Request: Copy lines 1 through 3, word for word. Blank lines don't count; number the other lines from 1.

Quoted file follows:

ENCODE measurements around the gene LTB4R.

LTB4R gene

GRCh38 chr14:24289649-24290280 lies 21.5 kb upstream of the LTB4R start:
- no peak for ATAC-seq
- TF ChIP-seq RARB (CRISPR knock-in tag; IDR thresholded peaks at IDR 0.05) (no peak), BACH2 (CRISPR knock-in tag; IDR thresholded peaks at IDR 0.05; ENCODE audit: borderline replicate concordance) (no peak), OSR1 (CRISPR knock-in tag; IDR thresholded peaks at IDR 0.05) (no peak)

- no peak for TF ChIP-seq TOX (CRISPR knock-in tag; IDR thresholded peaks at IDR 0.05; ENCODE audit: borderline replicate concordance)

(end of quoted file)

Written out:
ENCODE measurements around the gene LTB4R.

LTB4R gene

GRCh38 chr14:24289649-24290280 lies 21.5 kb upstream of the LTB4R start: